Americans entered voting booths all across the country, casting their support for their chosen candidates and lending their voices to important issues.

Over the years, I’ve witnessed and participated in numerous election days. After all of them, I cannot help but marvel at the process of self-governance.

While America and her children are not perfect, the notion that millions of citizens with varied political opinions come together every two years to shape their futures is quite miraculous – especially since we could never agree on whether that 2015 dress was blue or yellow.  It was blue!

Regardless, the democratic system of self-governance remains extremely special. While it may not seem Americans agree on much of anything these days, when democracy works, it is something to behold. We should never take that for granted.

While our system is not perfect, it’s our responsibility to keep including people in the process to make the country a more perfect union.

Exclusion hinders democracy, while inclusion makes it stronger.

Former British Prime Minister Winston Churchill once famously quipped, “Democracy is the worst form of government, except for all others.” So true Mr. Churchill, so true.

At the time that I am writing this, control of the U.S. Congress is still up in the air, with the Georgia Senate race going to a run-off.

However, the 2022 midterms did offer some interesting takeaways, as posturing for 2024 is already underway.

First, American democracy remains strong.

While our union has always been fragile (Civil War and January 6, 2021, insurrection), the American people seem to rise to the occasion, placing the country back on solid footing. And believe it or not, that solid footing needs to be a combination of blue and red.  If we cannot figure out how to work together, then we are doomed.

Second, politicking continues to push the boundaries of decency.

My job has me on the road quite a bit, so watching the news in hotels has become a research project during election season. Over the years, political ads continue to grow more vile.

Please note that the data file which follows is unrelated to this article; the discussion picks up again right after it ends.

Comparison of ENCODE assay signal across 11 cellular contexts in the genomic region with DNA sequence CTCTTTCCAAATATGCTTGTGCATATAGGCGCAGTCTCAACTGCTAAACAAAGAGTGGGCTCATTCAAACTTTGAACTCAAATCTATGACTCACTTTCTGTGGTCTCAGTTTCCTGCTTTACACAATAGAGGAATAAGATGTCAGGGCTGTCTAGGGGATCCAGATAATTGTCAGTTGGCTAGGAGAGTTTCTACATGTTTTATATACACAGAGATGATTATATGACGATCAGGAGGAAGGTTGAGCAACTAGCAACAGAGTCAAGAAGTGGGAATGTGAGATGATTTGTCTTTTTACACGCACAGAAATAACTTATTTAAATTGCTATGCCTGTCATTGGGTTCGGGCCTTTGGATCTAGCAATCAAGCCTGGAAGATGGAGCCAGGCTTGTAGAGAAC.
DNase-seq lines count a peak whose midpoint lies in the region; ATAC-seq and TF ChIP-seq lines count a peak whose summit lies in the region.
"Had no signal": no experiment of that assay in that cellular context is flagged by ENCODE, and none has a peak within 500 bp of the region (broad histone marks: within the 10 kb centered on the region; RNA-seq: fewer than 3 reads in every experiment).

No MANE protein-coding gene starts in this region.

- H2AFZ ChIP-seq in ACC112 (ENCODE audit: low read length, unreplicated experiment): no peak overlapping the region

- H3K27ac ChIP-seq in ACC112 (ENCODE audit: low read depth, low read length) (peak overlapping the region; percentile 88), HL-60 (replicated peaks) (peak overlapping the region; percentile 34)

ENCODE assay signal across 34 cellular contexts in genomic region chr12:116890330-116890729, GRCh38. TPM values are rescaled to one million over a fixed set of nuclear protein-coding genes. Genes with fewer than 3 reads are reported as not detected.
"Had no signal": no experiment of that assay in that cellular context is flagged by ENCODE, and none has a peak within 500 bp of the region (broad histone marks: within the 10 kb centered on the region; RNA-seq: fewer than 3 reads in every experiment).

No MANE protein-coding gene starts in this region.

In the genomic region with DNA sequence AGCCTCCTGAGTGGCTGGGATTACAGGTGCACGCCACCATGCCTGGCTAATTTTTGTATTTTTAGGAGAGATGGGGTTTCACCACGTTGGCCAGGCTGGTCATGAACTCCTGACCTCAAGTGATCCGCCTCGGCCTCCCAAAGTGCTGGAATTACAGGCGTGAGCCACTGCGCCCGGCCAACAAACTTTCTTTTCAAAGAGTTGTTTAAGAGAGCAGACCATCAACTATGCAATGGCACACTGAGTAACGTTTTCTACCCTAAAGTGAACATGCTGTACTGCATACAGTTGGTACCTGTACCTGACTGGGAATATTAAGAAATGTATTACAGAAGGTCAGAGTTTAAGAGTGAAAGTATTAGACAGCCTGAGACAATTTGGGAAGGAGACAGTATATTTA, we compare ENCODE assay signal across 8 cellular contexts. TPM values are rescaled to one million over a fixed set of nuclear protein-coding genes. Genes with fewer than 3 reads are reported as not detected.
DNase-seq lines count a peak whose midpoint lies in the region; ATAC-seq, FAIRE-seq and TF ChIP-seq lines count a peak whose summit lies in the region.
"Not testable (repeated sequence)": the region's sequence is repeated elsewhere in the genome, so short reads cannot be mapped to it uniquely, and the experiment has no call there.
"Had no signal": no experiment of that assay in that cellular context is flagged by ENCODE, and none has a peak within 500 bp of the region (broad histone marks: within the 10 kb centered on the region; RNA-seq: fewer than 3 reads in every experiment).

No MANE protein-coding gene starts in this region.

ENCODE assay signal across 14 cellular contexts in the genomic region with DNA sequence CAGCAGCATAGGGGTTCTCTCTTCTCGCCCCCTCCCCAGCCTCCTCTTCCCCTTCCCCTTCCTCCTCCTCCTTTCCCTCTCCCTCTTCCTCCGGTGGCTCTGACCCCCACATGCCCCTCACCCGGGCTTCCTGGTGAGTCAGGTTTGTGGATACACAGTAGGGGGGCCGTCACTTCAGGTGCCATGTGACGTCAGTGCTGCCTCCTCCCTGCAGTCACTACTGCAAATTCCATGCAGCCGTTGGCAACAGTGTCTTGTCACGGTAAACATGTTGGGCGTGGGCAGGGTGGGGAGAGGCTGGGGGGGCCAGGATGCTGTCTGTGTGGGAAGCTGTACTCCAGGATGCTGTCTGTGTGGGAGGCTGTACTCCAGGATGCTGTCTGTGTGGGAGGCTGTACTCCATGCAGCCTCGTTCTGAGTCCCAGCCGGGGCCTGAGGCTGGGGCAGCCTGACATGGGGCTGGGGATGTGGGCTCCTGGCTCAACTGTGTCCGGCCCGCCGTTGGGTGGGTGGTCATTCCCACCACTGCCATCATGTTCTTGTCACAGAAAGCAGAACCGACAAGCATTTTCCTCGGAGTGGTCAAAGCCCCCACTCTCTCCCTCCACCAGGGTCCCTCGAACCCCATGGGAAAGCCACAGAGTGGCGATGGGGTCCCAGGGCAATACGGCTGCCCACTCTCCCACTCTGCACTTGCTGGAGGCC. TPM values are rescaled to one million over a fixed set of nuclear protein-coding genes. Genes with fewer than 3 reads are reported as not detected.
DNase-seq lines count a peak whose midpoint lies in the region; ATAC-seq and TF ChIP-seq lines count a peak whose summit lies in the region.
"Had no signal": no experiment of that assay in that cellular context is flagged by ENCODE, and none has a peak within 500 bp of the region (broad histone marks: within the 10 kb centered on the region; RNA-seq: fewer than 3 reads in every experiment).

Hearing hateful language about the transgender community and people using critical race theory as a reminder of who should be in charge turned my stomach more than once. It might be time to pass an American version of The Communication Act 2003, an act of the Parliament of the United Kingdom.

Third, a majority of Americans rejected Trumpism.

While this was a positive result, good faith citizens should not fall for the notion that Trumpism is dead. It is not. While the former president might lose some influence, another iteration of Trumpism will emerge under a new name. We must remain vigilant.

Fourth, Americans overwhelmingly support reproductive health care for women.

Abortion rights were on the ballot in Michigan, California, Vermont and Kentucky. The first three states enshrined abortion in their state constitutions. Kentucky rejected an amendment that would have said there was no right to the procedure at the state level.

However, there are states where it remains illegal and women are suffering. It is well past time to pass a federal bill enshrining abortion rights as part of women’s reproductive health care rights.

Fifth, American elections remain trustworthy.

When I walked into my polling place this week, I made certain to thank the poll workers.

Again, our elections are really an amazing feat of self-governance. Being a part of this process feels sacred, as people from different cultures and political persuasions come together to select our leaders and oversee our elections. It’s America at our best!

Abraham Lincoln once wrote, “The ballot is stronger than the bullet.” May we always strive to heed the words of our sixteenth president.

The greatest tool every American possesses is the right to vote. That’s why I am so perplexed over people saying their vote doesn’t matter or simply choosing not to vote.

I live in a state that is controlled by individuals whose political and theological ideals are starkly different from mine. However, my wife and I still exercise our right to vote even though we are always pretty confident the candidates we support will lose.

Why do we continue voting knowing this reality? You might think we enjoy banging our heads against a wall. No, we cast our votes letting the majority know we are here and will not be silent. In the words of the late congressman John Lewis, we’re getting into “good trouble.”

Another former U.S. president, Lyndon B. Johnson, once claimed, “The vote is the most powerful instrument ever devised by man for breaking down injustice and destroying the terrible walls which imprison men because they are different from other men.”

May we never forget this sentiment.

Finally, I want to wish all our veterans a happy Veterans Day. Thank you for your service and sacrifices. You are some of America’s best!

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